Orbiting satellites

Q.8 : Have there been any Earth-orbiting satellites or manned shuttle flights that have orbited the Earth around the poles, rather than the equator? (Amjad Iqbal, Dubai)

Ans: Most people think of satellites as flying east-west, circling the globe above the equator. While many satellites do fly in such low equatorial orbits, there also are many polar-orbiting satellites. which travel a north-south path across the poles. Different satellites fly around Earth on different orbital paths. The choice of north-south or east-west route depends upon the job assigned to the satellite. Polar-orbiting satellites provide a more global view of Earth. Polar satellites look down on Earth's entire surface, passing above the North and South Poles several times a day. As the satellite loops around the globe, Earth seems to rotate under the orbit.

TV Broadcast

Q.9 : Why are satellites used for TV broadcast and what do they do? (Hassan, via e-mail)

Ans: This is a simplified answer to help you understand. Since the earth is round, you can't transmit a signal across the United States without hitting the planet itself. The satellites are in a geosynchronous orbit, 22,300 miles above the equator. In other words, if the space shuttle puts the satellite over Kansas, the satellite will always remain over Kansas, travelling with the planet. The TV signal is digitally compressed and sent to the satellites, where it is amplified by about 120 watts and then sent back toward the middle of the United States at over 12 GHz. This means you can pick up the signal from anywhere in the country as long as you have a clear view of the satellite.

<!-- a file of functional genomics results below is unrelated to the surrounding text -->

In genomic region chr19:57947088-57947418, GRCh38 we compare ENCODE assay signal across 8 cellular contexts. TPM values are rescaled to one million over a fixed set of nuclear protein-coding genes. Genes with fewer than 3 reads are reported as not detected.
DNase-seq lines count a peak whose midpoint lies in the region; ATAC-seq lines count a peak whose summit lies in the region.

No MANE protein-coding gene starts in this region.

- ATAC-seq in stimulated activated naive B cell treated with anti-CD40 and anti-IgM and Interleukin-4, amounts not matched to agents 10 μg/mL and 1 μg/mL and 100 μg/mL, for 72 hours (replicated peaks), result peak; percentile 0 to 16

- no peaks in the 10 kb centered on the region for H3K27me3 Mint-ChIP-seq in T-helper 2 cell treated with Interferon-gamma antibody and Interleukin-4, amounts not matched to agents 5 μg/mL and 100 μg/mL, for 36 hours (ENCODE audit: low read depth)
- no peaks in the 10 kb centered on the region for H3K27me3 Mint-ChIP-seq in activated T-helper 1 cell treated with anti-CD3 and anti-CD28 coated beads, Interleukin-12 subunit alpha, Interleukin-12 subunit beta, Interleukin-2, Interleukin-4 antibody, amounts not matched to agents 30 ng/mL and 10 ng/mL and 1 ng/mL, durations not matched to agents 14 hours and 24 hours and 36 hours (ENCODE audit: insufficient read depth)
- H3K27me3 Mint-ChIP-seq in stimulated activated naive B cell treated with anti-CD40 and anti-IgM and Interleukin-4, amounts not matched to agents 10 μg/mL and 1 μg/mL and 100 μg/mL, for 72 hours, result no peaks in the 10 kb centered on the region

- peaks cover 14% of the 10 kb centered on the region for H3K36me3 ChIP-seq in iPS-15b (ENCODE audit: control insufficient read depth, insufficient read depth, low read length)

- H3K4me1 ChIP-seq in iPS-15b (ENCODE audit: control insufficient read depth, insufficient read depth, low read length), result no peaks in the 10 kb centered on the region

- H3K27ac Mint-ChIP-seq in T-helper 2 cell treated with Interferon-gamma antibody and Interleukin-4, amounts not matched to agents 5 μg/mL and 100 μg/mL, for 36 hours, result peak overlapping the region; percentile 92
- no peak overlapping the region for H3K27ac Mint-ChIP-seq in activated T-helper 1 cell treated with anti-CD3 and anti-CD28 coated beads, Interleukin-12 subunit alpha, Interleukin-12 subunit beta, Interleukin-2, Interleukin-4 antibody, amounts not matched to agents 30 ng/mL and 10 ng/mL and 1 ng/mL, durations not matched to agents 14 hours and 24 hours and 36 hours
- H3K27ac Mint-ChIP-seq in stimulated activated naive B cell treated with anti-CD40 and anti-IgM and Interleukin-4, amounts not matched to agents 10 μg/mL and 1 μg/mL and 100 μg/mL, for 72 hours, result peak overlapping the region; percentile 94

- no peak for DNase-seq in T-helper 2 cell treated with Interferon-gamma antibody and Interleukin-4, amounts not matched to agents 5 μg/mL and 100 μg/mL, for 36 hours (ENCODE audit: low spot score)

6000 HDTV receiver

Q.10 : Can I add an older receiver or a 6000 HDTV receiver to a new DishPro LNB? (Khalid Mustafa, Islamabad)

Ans: Any receiver that doesn't have 301, 501, 508, 510 or 721 in the part number is called a legacy receiver. You can use a legacy receiver with the new DishPro LNB, but you will need a Legacy adapter to change the frequency. The little adapter goes behind the receiver and is connected with a piece of RG-6 cable. Another piece of RG-6 cable goes from the adapter to the DP LNB.

EPG System

Q.11 : What are the differences in the various satellite receivers? (Aqeel Sarwar, Lahore)

Ans: The receiver electronics process information and change channels. The interactive TV Guide and Menu system is like a computer operating system. The hardware and the Guide/Menu system work together to continually retrieve programming information from the satellite. With up to 500 channels, you will be using the TV guide and Menus all the time, so ease of use and speed are very important. The early model receivers required a download from the satellite every time you wanted information on a listed program. The new DP301 has a memory chip that stores about 4 hours of the program guide information at a time. The DP510 and DP721 are fantastic because 7 to 9 days of program information is stored on the hard disk with every download.